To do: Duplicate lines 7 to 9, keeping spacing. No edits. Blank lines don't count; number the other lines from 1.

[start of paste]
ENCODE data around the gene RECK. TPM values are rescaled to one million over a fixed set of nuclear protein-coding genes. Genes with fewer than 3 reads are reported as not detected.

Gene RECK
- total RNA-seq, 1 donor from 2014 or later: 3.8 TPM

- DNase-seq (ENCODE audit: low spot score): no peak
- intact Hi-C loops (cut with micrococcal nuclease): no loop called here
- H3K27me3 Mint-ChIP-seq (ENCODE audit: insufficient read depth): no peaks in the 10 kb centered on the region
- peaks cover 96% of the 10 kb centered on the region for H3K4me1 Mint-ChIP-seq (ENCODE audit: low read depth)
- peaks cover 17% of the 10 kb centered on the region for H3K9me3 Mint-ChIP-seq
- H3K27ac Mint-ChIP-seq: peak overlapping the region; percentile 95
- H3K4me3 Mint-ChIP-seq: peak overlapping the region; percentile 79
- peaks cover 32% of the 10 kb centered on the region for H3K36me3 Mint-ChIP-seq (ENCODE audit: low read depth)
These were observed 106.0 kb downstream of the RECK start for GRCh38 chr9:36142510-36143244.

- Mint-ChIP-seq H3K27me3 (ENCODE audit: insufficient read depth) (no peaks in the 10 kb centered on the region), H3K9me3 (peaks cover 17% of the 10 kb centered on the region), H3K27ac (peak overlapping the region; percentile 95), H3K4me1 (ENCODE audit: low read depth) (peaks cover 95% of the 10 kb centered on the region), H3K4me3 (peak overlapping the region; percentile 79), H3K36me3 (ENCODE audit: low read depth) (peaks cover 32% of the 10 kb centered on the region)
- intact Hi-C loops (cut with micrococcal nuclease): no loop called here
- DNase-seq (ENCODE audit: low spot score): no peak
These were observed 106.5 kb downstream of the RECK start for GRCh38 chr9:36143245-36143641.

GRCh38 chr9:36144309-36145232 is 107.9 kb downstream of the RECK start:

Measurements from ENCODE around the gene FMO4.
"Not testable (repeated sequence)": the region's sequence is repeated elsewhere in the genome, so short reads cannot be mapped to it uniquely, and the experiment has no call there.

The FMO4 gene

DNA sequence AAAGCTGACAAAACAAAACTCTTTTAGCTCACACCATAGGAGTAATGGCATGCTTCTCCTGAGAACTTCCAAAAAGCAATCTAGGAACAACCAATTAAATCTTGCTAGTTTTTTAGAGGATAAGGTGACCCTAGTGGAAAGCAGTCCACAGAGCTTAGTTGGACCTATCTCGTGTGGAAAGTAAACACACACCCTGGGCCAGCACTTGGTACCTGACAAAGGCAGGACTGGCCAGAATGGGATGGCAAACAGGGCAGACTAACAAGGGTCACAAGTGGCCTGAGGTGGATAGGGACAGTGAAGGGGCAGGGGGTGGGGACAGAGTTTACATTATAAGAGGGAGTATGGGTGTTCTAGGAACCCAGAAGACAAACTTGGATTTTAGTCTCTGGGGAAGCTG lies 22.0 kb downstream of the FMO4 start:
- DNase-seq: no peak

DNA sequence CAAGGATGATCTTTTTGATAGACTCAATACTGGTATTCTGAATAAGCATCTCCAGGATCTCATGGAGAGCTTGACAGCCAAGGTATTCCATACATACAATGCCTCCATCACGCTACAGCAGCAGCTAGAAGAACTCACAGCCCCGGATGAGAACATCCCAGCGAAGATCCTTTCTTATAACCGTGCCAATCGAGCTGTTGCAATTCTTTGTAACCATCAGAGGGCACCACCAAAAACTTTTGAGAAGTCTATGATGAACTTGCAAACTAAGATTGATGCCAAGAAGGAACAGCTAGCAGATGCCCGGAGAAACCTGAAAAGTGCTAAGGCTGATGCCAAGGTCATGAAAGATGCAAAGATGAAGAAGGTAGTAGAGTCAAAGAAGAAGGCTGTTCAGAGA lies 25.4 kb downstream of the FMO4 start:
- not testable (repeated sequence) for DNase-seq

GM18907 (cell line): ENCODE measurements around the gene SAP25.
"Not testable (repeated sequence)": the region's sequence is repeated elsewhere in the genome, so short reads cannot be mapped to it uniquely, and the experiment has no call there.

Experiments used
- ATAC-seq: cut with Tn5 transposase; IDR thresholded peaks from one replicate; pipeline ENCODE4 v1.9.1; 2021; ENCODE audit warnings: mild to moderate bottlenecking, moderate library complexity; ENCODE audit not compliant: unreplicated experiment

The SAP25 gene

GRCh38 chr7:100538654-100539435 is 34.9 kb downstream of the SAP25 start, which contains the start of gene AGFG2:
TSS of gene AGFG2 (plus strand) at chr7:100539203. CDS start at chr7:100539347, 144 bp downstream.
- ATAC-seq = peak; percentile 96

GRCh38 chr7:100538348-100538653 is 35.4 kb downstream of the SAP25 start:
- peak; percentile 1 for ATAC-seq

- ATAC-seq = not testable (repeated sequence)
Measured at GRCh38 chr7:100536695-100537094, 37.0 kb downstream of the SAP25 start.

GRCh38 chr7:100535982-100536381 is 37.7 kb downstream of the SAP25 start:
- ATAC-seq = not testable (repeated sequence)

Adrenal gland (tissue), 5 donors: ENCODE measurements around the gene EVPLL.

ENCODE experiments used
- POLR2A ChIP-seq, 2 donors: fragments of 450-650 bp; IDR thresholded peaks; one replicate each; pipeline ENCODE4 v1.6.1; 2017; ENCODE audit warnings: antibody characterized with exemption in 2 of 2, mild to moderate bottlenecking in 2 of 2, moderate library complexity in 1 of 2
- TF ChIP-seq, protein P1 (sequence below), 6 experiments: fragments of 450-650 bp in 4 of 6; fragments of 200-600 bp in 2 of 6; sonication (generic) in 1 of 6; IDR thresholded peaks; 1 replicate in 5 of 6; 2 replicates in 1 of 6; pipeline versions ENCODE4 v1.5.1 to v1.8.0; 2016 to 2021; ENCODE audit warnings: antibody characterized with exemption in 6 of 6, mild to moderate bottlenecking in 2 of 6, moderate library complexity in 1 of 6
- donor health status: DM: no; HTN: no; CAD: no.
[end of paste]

- peaks cover 96% of the 10 kb centered on the region for H3K4me1 Mint-ChIP-seq (ENCODE audit: low read depth)
- peaks cover 17% of the 10 kb centered on the region for H3K9me3 Mint-ChIP-seq
- H3K27ac Mint-ChIP-seq: peak overlapping the region; percentile 95